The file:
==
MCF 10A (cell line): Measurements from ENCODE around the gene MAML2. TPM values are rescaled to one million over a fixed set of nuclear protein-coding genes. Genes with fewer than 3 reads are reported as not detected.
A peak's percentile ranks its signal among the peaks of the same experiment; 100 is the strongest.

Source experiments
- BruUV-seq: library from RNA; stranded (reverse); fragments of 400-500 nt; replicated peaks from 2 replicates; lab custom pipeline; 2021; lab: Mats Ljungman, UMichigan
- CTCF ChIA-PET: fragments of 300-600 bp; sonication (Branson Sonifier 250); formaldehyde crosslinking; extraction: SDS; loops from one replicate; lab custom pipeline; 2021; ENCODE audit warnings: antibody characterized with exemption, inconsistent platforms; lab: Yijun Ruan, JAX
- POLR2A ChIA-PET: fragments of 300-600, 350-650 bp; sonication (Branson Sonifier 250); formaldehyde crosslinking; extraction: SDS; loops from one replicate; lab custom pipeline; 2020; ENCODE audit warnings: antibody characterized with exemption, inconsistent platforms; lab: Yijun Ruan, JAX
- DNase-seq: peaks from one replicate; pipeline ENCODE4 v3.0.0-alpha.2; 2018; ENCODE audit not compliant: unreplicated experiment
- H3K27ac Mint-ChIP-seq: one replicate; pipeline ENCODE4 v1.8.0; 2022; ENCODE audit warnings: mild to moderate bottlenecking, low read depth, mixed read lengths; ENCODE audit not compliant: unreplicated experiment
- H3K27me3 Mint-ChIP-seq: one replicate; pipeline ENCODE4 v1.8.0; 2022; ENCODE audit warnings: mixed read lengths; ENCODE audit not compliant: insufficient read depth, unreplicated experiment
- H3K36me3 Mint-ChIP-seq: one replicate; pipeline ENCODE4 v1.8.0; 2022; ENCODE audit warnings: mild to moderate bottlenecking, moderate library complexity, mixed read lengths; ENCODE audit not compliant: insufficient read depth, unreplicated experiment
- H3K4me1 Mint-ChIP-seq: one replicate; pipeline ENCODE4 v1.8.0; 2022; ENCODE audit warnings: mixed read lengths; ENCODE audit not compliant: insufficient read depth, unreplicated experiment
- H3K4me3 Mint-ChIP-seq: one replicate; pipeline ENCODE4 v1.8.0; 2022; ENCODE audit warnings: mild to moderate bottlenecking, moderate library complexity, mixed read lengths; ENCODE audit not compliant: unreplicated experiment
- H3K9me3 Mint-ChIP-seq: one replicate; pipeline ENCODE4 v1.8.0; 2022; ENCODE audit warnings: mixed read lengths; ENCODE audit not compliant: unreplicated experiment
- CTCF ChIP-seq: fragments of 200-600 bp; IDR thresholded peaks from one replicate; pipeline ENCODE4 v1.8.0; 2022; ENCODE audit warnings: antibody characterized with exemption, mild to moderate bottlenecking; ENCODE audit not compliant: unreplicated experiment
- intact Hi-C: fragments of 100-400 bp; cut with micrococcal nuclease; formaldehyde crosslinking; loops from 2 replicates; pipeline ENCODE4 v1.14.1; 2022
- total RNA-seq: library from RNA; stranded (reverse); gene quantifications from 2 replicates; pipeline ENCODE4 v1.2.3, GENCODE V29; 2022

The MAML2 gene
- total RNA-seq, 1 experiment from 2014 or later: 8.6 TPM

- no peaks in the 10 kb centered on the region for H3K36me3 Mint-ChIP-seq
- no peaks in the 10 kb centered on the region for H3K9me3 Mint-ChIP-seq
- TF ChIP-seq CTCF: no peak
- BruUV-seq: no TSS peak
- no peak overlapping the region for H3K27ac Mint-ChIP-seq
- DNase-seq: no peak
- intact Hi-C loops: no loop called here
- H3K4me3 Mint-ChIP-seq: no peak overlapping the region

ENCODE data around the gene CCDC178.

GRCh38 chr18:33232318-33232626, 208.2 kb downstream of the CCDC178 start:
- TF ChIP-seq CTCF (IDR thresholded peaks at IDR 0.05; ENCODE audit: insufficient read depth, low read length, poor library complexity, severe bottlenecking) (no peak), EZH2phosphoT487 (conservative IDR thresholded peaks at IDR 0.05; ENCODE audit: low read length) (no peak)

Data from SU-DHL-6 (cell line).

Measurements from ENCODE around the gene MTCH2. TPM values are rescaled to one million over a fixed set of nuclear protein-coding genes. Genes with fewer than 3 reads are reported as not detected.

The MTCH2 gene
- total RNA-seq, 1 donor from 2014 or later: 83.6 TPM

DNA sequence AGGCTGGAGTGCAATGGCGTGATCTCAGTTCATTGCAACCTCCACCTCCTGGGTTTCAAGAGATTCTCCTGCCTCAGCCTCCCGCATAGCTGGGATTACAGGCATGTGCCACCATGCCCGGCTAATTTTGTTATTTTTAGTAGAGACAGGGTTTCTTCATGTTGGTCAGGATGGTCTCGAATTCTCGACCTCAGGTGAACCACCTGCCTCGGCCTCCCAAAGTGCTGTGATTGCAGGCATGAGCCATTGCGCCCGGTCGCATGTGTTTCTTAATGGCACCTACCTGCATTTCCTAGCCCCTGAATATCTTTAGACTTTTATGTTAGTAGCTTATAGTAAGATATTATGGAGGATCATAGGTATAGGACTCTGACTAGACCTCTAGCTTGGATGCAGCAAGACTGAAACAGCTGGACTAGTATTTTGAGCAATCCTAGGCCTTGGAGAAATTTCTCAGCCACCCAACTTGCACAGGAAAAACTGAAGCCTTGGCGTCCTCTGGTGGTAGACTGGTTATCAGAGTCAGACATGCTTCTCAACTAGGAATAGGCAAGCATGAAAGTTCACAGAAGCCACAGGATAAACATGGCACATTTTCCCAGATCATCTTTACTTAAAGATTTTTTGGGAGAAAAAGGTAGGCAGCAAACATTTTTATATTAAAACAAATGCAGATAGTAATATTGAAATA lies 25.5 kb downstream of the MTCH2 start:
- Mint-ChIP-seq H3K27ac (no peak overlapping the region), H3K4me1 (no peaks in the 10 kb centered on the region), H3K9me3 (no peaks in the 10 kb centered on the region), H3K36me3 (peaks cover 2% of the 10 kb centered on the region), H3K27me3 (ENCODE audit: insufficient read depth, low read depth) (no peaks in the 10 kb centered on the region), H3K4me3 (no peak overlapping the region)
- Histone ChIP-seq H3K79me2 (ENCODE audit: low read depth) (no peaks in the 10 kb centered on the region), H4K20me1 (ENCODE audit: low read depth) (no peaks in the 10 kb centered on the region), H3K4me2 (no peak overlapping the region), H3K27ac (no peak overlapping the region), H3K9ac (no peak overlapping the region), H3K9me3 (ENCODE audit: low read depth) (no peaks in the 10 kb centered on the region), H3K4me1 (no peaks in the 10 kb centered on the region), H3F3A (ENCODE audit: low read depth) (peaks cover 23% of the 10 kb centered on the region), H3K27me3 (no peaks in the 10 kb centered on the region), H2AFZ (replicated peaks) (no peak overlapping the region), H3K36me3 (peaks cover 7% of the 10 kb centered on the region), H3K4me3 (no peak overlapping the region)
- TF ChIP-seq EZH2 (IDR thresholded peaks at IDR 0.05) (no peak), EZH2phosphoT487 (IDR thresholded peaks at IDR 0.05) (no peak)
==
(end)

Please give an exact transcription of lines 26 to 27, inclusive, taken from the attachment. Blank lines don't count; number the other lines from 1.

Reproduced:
- H3K4me3 Mint-ChIP-seq: no peak overlapping the region

ENCODE data around the gene CCDC178.